Should all patients undergo postoperative training, or are some patients more suitable than others?

Commonly, the suitable patient for postoperative treatment is the one who has pain and function goals that have not been attained by the surgery alone. Unfortunately, this can be an after-thought months after the procedure. However, not every patient needs the same intensity of care postoperatively. Hence, employing the same method on every patient may be unnecessary. A more reasonable approach would seem to be to have established “milestones” to be achieved during the healing process. An unachieved milestone might then trigger additional care, if needed, by the patient’s circumstance. Some surgeons have this approach to treatment but vary from surgeon to surgeon and are not standardised.

What are the potential problems of postoperative training (ie. poor advice/not following advice)?

A pitfall of postoperative care is poor communication between the surgeon and the healthcare provider providing the instruction to the patient. Transparency of what activities and movement that can and cannot be performed during weeks and months after surgery is important for all involved. A patient can become fearful and untrusting if he or she is instructed to “not bend” by the surgeon but the physical therapist instructs the patient to “bend “by moving through the hips. Educating the patient with clarity is essential.

The patient clearly has to be self-motivated to remain compliant with activity restrictions initially and then rebuilding strength, balance and coordination following a period of immobility. The rebuilding stage is an important time for the patient to have access to health care providers with expertise in regaining as much as possible. Not uncommonly, patients “settle” for the results they have after the immobilisation stage. This is where there is a great opportunity for the advancement of postoperative care.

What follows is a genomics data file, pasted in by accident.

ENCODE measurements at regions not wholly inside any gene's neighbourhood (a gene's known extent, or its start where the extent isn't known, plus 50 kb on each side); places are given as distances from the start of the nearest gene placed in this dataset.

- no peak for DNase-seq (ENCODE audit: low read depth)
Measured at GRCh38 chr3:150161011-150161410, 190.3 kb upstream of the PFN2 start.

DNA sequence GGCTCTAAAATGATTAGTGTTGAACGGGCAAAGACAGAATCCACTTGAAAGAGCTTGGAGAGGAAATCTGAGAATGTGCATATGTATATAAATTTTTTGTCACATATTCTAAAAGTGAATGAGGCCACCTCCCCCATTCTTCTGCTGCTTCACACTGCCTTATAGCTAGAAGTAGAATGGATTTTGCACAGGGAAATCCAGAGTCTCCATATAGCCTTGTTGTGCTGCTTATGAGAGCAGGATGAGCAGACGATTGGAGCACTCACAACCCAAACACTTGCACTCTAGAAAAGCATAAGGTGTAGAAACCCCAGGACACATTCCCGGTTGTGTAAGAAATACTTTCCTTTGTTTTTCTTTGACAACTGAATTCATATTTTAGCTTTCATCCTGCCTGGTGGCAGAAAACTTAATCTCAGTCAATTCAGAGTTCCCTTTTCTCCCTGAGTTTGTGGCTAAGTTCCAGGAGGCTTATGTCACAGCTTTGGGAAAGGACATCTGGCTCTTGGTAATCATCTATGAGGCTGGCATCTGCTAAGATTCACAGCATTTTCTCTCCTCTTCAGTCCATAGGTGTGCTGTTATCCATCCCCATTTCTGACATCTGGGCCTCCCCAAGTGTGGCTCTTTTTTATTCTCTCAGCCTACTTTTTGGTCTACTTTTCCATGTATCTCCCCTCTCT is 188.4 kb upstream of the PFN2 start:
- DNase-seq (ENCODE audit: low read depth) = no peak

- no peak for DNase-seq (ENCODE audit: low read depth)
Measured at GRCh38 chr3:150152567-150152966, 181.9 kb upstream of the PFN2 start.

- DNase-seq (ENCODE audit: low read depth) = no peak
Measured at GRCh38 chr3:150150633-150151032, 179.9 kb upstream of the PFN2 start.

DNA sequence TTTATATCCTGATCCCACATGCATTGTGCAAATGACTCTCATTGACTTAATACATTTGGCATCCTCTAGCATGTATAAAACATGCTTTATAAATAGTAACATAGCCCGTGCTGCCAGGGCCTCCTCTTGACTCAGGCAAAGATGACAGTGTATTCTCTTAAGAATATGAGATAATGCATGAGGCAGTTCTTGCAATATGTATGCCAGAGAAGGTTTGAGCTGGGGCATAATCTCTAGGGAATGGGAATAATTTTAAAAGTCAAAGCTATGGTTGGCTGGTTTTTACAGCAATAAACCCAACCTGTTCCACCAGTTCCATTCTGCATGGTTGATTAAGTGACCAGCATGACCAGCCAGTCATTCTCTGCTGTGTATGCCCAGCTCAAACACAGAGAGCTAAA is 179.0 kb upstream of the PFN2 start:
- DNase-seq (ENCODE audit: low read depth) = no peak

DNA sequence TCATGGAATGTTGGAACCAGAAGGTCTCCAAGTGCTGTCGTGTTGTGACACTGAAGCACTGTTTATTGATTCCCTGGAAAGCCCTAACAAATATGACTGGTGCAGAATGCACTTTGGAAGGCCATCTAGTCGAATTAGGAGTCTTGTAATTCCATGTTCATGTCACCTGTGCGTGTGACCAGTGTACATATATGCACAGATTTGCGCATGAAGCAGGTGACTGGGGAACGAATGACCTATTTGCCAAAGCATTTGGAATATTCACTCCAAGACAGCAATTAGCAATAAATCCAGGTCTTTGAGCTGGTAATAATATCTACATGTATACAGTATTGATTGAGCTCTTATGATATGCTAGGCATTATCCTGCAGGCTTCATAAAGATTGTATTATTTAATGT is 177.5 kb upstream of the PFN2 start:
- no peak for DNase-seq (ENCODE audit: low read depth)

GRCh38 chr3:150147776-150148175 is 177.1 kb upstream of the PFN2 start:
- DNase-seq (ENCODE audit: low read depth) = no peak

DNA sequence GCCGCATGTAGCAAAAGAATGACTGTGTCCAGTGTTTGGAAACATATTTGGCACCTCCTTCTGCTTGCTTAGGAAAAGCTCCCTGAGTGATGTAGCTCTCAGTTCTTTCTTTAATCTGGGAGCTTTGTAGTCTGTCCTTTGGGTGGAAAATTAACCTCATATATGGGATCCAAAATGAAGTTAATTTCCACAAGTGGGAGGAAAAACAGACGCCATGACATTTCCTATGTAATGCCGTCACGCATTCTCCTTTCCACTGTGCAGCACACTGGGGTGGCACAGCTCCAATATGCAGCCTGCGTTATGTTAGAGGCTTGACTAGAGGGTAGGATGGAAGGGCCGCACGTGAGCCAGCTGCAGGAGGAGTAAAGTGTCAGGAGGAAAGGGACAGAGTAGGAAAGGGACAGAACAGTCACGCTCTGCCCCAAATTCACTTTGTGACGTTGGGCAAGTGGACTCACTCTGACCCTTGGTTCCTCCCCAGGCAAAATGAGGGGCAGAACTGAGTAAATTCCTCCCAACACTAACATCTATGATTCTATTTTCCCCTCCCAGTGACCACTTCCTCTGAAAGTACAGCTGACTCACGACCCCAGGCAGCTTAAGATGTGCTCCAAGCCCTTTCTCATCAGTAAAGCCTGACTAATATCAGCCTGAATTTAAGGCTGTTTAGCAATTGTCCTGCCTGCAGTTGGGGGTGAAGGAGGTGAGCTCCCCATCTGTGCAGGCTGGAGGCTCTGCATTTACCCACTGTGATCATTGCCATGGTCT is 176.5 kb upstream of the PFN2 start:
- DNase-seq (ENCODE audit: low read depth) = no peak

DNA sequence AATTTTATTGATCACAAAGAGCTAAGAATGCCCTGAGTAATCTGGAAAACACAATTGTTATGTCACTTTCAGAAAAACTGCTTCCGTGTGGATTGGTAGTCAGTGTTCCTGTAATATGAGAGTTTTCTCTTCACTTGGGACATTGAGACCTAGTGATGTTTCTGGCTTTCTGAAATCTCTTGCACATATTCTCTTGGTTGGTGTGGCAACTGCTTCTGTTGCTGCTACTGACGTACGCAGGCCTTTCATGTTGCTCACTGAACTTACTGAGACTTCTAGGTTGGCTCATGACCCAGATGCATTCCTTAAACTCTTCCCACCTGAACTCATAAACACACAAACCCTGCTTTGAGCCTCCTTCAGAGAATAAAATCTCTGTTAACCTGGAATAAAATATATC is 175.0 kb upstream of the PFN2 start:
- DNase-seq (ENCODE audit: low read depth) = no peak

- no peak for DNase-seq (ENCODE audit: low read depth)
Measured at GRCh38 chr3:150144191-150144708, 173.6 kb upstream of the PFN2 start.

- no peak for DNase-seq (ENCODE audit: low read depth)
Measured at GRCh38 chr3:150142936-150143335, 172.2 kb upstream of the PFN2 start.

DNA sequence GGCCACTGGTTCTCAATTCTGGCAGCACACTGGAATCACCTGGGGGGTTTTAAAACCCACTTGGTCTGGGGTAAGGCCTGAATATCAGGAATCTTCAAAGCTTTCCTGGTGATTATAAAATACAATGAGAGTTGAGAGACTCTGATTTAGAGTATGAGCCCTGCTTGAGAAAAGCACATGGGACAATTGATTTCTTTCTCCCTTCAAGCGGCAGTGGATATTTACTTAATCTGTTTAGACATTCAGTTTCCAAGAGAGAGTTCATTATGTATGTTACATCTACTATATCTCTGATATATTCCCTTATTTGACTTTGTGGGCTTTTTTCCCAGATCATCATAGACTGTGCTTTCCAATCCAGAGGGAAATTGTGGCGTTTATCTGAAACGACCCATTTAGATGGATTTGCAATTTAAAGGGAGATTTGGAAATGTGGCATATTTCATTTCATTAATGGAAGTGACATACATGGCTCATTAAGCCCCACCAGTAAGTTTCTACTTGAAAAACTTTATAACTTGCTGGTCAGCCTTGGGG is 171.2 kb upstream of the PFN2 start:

What potential fears do patients have about postoperative training and how can they be reassured?

Patients can be fearful of performing activities or movement that will “undo” the surgery. Others can be fearful that the pain and function restrictions they experience in the immediate post-operative period will continue. In both circumstances, education by healthcare providers is important to insure that the questions the patient has are answered. Answered questions early on may help reduce fear avoidance later. Fear avoidance has clearly been linked to chronic pain.

Are there formal guidelines on what postoperative training should involve? If not, should there be?

In my opinion, there should be a standardised “road map” for both the patient and surgeon to guide them through the postoperative period. The literature available today has enough holes in it that a guideline with high-level studies is currently not available for every type of procedure.

If monies for studying the postoperative spine patient were unlimited, I would suggest a plan of study that was centred on the patient’s comprehensive needs, rather than the type of procedure performed. This would include recognising the length of time and type of impairments that the patient dealt with prior to surgery, the behavioural and cognitive needs and limitations, the type of procedure and the impairments that remained post-procedure and the length of time and degree of immobilisation required for structural healing. Milestone accomplishments for each of these in a standardised application would ensure that patients would get the amount of “training” based on individual needs while maintained a baseline standard for every patient. If a standardised patient-centred approach promoted even a 5–10% improvement in pain and function, this would be significant. A procedure with a success rate of 80% could improve to 85–90%. Everyone wins. Just one grandiose thought.